9 September 2014

  |  CBI Northern Ireland

News

Preparing our young people for their future

It is the job of industry to work with the education sector to make sure the best platform for sustained economic growth – delivered through the skills and abilities of our young people – is now achieved.

First published in the Newsletter, 9 September 2014

In the last few weeks, students from right across Northern Ireland have been receiving their all-important GCSE and A Level results.

With Northern Ireland continuing to outperform the rest of the UK across many of the key metrics – including the number of A’s and A*’s combined at A Level – our congratulations quite rightly go out to those who have realised such high levels of achievement.

To realise the high skills economy that will best prepare us for the continuing challenge of ensuring Northern Ireland is an attractive place to do business and invest in, we need to be constantly improving our levels of educational attainment.

But it is crucial to remember that attainment, better performance and success should not just be measured by exam results alone.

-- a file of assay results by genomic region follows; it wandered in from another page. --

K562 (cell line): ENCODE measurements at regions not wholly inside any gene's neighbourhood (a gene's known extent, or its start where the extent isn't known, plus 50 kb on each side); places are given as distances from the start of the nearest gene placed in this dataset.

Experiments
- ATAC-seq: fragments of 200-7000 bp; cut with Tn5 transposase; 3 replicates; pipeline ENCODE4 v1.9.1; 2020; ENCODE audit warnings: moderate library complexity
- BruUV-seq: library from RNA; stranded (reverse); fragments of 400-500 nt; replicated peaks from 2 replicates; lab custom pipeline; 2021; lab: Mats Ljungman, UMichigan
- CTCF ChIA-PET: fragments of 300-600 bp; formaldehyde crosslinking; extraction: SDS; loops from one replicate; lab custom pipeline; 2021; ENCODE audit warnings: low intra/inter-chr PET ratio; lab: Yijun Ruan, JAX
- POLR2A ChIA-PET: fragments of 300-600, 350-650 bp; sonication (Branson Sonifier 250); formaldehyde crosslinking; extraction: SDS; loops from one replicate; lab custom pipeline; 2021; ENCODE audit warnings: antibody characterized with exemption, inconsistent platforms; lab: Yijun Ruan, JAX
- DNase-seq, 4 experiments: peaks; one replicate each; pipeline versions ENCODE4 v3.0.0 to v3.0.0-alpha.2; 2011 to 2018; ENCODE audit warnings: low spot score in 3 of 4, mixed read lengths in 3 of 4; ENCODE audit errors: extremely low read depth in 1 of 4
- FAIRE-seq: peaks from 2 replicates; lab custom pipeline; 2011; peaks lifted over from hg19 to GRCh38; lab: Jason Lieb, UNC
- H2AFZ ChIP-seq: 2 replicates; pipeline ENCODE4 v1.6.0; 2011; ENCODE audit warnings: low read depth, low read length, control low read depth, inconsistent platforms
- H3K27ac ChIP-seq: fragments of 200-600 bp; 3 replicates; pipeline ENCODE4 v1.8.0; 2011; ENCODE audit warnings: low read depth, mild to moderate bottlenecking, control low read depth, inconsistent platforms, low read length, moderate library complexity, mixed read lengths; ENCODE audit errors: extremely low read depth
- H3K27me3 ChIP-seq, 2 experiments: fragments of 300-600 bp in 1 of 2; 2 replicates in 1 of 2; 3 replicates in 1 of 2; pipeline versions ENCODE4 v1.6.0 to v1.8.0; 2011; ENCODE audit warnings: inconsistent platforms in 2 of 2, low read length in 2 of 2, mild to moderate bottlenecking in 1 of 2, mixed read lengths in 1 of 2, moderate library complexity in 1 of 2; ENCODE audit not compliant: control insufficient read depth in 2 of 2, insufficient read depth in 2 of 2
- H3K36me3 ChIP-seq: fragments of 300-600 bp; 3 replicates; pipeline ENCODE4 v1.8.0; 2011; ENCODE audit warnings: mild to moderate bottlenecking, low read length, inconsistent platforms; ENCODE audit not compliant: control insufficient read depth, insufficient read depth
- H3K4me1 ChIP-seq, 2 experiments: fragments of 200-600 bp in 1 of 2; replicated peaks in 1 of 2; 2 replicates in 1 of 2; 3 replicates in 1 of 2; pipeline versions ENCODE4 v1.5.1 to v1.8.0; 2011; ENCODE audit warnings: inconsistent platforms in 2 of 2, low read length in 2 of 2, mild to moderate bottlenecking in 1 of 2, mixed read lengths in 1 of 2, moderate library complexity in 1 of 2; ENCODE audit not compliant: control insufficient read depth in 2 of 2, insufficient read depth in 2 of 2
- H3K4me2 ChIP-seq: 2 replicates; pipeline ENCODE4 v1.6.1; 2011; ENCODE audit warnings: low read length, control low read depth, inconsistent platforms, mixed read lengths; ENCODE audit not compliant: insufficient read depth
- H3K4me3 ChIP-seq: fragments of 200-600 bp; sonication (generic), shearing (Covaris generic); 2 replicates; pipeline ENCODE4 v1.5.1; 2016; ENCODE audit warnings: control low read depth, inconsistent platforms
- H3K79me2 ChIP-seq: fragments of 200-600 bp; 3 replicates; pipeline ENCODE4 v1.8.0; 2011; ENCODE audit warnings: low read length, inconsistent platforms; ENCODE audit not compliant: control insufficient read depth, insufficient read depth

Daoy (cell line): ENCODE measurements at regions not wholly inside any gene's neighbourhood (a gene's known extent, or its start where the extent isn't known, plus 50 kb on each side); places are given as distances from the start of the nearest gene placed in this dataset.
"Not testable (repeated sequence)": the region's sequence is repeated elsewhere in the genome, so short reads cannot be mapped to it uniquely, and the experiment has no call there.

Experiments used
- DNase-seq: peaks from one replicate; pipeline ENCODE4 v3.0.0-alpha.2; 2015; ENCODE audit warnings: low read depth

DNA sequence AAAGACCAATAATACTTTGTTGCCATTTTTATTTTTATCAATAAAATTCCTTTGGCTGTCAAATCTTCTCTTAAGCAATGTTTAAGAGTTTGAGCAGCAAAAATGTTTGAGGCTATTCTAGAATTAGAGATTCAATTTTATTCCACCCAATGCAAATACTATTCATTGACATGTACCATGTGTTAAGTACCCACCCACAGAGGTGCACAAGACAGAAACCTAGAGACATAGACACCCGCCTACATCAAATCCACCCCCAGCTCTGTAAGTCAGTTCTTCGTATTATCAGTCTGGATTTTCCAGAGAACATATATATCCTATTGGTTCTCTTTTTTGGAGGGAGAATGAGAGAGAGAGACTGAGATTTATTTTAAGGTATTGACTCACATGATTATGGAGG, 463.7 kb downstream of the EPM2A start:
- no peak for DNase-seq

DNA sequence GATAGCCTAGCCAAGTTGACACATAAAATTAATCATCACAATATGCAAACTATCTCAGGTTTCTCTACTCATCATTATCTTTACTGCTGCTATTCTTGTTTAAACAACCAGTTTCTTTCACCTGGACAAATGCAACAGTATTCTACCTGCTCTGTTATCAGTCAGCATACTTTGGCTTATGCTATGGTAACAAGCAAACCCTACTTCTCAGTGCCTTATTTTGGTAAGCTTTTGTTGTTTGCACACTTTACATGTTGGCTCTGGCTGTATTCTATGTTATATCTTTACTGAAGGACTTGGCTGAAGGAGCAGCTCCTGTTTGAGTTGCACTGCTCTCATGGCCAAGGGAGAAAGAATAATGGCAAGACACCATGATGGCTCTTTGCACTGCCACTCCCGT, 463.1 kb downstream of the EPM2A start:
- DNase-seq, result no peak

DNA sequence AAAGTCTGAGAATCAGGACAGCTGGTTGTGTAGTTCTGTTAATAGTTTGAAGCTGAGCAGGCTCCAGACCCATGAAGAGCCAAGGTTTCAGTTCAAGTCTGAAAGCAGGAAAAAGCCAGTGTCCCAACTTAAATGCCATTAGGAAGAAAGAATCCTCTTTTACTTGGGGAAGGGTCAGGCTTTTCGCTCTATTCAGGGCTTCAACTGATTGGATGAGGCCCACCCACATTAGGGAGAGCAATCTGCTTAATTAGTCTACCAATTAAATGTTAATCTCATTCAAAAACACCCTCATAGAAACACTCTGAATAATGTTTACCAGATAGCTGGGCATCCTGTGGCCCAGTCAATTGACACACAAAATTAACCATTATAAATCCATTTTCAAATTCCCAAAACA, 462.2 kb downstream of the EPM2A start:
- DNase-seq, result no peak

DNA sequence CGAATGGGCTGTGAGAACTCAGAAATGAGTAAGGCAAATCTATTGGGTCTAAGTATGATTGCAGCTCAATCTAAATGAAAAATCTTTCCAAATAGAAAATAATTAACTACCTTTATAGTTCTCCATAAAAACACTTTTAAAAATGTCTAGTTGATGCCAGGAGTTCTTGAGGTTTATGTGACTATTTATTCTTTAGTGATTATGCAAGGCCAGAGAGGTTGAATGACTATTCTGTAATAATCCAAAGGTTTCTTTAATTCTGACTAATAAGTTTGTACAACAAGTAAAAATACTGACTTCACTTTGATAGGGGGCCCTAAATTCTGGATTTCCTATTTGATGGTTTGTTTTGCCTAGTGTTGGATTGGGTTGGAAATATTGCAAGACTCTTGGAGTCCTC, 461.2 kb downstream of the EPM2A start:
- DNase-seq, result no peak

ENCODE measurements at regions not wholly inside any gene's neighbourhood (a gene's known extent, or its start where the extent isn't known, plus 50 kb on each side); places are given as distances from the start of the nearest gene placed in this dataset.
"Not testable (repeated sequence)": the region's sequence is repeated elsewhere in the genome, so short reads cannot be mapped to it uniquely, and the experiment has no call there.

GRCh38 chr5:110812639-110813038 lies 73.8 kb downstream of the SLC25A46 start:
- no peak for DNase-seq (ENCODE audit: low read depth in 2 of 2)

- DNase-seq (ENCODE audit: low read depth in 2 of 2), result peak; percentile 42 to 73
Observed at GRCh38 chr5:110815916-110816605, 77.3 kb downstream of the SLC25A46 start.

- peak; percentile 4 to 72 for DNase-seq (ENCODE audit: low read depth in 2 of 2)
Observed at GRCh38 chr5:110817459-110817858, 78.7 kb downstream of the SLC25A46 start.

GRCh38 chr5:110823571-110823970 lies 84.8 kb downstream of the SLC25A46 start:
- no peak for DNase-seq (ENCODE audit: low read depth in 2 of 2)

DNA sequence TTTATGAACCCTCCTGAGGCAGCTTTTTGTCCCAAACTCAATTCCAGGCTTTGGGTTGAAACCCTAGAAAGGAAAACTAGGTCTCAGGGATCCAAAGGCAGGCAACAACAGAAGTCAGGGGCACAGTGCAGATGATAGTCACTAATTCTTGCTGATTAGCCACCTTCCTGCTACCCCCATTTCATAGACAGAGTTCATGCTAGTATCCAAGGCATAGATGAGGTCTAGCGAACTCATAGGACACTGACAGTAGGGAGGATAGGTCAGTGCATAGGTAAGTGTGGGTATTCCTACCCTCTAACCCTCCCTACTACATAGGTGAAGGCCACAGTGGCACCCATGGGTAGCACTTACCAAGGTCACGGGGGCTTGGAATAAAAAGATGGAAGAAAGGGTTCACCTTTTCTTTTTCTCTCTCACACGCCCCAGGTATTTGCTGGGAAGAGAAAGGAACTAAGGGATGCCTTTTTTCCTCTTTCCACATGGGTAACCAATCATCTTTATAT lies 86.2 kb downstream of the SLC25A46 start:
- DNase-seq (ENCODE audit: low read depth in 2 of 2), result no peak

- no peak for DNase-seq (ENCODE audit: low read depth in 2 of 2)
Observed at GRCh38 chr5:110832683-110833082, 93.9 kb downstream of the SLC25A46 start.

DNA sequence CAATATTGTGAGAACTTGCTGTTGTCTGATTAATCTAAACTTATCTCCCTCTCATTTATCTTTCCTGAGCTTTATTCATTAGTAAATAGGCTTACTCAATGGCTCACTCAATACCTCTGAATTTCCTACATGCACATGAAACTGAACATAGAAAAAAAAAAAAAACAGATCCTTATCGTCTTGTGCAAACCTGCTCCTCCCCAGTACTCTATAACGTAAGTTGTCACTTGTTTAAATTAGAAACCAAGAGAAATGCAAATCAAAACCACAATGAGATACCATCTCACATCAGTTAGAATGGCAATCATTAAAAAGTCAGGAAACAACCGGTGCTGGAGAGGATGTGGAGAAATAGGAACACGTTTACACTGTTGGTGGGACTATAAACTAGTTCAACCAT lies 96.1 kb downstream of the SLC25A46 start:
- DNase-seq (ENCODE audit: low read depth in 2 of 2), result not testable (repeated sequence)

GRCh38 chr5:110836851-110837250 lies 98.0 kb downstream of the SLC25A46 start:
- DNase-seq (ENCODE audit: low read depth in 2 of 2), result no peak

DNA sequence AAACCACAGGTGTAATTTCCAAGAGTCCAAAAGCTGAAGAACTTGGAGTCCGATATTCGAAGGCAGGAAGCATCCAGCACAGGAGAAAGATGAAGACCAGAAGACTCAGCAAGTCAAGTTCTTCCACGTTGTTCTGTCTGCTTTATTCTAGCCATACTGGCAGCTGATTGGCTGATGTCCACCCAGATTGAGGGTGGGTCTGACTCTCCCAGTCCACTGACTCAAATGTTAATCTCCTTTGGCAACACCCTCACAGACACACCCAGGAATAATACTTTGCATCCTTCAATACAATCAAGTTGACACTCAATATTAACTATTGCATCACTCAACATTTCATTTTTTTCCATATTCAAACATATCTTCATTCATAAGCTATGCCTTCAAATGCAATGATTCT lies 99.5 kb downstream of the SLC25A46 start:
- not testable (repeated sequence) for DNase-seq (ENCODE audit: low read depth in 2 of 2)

The best education systems globally, and the best schools in the UK and Ireland, start with a clear idea of what their system should deliver.

Everything they do is then aligned to meet this goal. In Northern Ireland, business is clear that the school and college system must deliver young people who are rigorous, rounded and grounded – with key attitudes and behaviours as well as knowledge and skills.

This will form the backdrop to a report we will be publishing in the autumn that looks at how improving education for all in society is essential to enhancing Northern Ireland’s long-term economic prospects.

Building on the publication of First Steps in 2012, we will critically address why the current educational systems continue to fail too many young people in our society.

With a renewed focus on the rigorous, rounded and grounded approach, we will make recommendations as to the key reforms required to ensure that all young people are equipped with the knowledge, skills and behaviours to succeed in both work and life.

From our point of view, this will include looking again at how to further promote the uptake of all the all-important STEM subjects in our schools, how to make computing a key subject component for children of all ages and how subjects like Maths and English should be studied by all, in some form, to the age of 18.

The report will also address the broad nature of skills that are required to achieve our economic potential.

From university to high level and high quality apprenticeships, with much credit due to the new employer-led apprenticeships programme that has been developed by the Employment and Learning Minister, there are many options for our young people to pursue.

It is the job of industry to work with the education sector to make sure the best platform for sustained economic growth – delivered through the skills and abilities of our young people – is now achieved.